Some years ago – Lotusphere 2011 – a meme adorned t-shirts “</bitching><doing>“. That meme comes to mind particularly at this time. The rebuke was valid and, I think, heeded. Certainly for myself, 2011 was the start of my journey into open source, a journey that benefitted me personally and Intec in general – and hopefully has benefitted others in the community too.

Within weeks of Lotusphere 2011 I was becoming part of the team that wrote XPages Extension Library book. At the time, the only resources were the demo database and the source code. So it forced me to not only download the source code, but set up a development environment using it. Looking at the source code increased my exposure to Java. And it’s worth remembering that at that time there was little use of Java in XPages, no Java or JAR design elements, and indeed some bugs with Java code getting removed from the build path. But that exposure increased my confidence, benefitted our customers by allowing me to create custom packages of Extension Library to address edge cases, which were subsequently incorporated into the core when pull requests were accepted for Extension Library.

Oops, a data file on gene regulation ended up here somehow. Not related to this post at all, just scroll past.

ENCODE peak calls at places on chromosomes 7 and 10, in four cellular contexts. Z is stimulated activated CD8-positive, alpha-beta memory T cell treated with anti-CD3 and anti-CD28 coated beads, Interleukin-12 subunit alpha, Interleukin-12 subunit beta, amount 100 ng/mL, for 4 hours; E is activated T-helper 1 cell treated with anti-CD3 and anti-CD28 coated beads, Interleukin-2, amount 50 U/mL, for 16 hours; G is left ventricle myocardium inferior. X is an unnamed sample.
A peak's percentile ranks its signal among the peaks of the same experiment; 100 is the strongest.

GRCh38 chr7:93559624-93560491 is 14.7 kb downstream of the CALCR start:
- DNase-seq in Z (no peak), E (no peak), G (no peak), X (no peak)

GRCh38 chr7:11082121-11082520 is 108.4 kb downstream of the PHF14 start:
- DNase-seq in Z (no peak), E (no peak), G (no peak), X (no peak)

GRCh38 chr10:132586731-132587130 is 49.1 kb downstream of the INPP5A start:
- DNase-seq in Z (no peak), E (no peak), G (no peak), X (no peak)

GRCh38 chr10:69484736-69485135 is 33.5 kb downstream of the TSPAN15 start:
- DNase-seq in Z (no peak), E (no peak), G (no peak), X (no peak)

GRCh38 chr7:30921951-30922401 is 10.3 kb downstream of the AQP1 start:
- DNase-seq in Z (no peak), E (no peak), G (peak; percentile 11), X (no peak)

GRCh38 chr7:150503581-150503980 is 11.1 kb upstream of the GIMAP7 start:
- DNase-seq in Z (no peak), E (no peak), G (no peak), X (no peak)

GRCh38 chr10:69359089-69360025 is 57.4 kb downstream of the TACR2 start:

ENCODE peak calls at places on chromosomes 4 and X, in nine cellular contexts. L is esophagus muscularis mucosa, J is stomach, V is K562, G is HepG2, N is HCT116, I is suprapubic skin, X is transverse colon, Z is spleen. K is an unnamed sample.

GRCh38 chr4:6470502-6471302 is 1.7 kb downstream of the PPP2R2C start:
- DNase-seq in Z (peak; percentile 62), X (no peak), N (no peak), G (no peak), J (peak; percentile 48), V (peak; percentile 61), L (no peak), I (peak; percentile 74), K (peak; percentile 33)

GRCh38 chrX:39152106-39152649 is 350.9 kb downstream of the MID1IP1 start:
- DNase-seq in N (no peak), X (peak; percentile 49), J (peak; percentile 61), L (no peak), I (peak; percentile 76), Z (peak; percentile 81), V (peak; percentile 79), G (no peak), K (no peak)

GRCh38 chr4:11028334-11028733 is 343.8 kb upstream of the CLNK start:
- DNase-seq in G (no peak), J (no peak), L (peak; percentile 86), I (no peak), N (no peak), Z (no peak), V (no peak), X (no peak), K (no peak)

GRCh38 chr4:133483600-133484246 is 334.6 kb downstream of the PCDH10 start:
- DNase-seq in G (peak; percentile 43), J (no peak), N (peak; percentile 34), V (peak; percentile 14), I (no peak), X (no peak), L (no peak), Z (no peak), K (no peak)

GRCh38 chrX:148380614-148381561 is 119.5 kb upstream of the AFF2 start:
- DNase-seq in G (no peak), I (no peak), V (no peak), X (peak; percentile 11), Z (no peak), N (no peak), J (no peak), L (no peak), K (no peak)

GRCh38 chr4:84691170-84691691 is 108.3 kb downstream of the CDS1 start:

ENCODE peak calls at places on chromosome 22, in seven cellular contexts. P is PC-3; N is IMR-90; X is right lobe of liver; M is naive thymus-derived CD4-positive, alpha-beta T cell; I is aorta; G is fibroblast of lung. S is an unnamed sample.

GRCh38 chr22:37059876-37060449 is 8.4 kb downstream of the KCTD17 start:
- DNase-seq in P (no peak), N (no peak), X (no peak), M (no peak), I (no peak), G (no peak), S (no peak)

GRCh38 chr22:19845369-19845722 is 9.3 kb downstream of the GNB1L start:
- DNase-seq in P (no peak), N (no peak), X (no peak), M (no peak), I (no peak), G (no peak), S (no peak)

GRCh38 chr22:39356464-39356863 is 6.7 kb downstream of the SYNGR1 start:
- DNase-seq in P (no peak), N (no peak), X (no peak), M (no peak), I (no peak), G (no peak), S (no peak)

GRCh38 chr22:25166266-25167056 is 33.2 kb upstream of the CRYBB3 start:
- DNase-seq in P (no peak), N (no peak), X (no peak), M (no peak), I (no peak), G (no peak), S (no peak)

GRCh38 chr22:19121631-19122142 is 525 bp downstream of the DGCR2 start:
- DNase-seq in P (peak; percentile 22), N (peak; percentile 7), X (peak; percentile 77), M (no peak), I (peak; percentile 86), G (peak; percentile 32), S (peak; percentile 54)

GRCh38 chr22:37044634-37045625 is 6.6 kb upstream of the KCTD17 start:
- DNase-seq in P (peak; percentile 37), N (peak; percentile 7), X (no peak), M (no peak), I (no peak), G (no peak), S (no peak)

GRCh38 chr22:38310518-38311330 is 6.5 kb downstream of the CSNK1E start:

Within months I had suffered diagnosing and fixing bugs with SSJS in my first significant XPages application. That convinced me to make the leap to Java. I took two weeks off work intending to XPage a relatively basic help application. Because Matt White’s Open Log SSJS script library was not Apache-licensed, I took the step to convert the Java Script Library from the core Open Log project for XPages use. Nathan T Freeman took a second pass at my code and cleaned it up. He also helped me identify the cause of some issues with quirks of recycling. I don’t think it’s wrong to say I wouldn’t have received this support if the project had not been open source. The project also got used in XPages Extension Library book for one of the Dojo controls. Open sourcing on OpenNTF was so easy that I wrote a blog post about it, long before I got involved as a board member. That’s now being backed up with a video and blog post on OpenNTF.

A couple of years later, I extracted the Open Log code into a separate project, XPages OpenLog Logger. This project has been a significant milestone for me and Intec. It’s been used in every application since and has sped up development thanks to catching uncaught exceptions. It’s also given critical experience of plugin development, which has resulted in sessions at conferences and projects for customers. It taught me about use of to add, basically, initialisation parameters. Through feature requests, it’s taught me about Domino functionality I wasn’t aware of. It’s also paved the way for documentation on OpenNTF’s wiki, by taking the release notes and other documentation and moving it to the web.